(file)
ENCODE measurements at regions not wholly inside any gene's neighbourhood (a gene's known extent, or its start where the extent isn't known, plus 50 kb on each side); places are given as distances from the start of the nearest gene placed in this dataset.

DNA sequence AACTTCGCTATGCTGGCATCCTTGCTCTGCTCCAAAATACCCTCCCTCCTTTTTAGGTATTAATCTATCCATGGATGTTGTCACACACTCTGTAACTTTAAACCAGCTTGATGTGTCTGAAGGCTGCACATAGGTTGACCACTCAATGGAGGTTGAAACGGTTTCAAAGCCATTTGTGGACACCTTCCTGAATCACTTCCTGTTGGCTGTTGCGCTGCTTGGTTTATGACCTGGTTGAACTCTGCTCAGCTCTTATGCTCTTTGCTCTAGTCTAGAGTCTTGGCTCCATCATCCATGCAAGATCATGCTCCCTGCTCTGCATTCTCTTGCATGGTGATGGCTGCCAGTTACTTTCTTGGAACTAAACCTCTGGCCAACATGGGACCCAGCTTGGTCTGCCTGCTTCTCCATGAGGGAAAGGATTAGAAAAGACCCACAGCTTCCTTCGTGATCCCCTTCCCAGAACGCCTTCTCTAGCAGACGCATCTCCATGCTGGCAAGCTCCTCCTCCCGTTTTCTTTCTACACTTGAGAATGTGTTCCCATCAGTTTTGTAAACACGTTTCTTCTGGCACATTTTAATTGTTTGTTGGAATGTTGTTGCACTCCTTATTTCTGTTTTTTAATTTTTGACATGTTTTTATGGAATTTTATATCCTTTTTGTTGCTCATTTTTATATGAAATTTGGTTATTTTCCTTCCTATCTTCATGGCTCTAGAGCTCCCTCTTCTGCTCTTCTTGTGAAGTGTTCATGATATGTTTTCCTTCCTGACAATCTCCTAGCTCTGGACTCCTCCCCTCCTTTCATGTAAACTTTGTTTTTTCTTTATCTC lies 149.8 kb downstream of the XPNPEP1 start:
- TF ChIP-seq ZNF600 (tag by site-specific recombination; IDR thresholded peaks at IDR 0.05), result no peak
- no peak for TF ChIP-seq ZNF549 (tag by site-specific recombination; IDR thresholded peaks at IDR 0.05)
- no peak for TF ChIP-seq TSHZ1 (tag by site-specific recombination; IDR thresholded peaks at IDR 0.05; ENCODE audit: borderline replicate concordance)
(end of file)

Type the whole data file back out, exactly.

ENCODE measurements at regions not wholly inside any gene's neighbourhood (a gene's known extent, or its start where the extent isn't known, plus 50 kb on each side); places are given as distances from the start of the nearest gene placed in this dataset.

DNA sequence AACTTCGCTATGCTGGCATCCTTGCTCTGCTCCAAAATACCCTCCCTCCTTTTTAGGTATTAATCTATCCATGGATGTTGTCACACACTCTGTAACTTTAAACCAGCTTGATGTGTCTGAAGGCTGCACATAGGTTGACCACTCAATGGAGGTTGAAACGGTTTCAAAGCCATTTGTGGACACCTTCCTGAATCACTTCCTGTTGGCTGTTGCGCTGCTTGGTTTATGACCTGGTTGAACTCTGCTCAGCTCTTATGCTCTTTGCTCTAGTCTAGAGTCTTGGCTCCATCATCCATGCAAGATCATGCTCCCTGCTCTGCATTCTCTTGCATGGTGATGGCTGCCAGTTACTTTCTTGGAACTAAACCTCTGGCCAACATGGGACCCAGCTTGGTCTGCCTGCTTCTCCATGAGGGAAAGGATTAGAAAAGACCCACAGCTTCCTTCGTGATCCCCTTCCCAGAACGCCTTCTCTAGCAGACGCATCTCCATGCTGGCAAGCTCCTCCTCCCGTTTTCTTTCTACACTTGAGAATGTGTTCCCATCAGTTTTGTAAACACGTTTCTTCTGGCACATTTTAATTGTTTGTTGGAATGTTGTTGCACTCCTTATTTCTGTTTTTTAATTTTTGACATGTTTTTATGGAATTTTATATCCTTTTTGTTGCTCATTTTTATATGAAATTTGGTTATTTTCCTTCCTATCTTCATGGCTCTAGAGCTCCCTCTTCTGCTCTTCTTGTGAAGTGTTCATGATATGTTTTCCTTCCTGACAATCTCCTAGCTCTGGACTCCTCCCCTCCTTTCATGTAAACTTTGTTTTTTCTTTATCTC lies 149.8 kb downstream of the XPNPEP1 start:
- TF ChIP-seq ZNF600 (tag by site-specific recombination; IDR thresholded peaks at IDR 0.05), result no peak
- no peak for TF ChIP-seq ZNF549 (tag by site-specific recombination; IDR thresholded peaks at IDR 0.05)
- no peak for TF ChIP-seq TSHZ1 (tag by site-specific recombination; IDR thresholded peaks at IDR 0.05; ENCODE audit: borderline replicate concordance)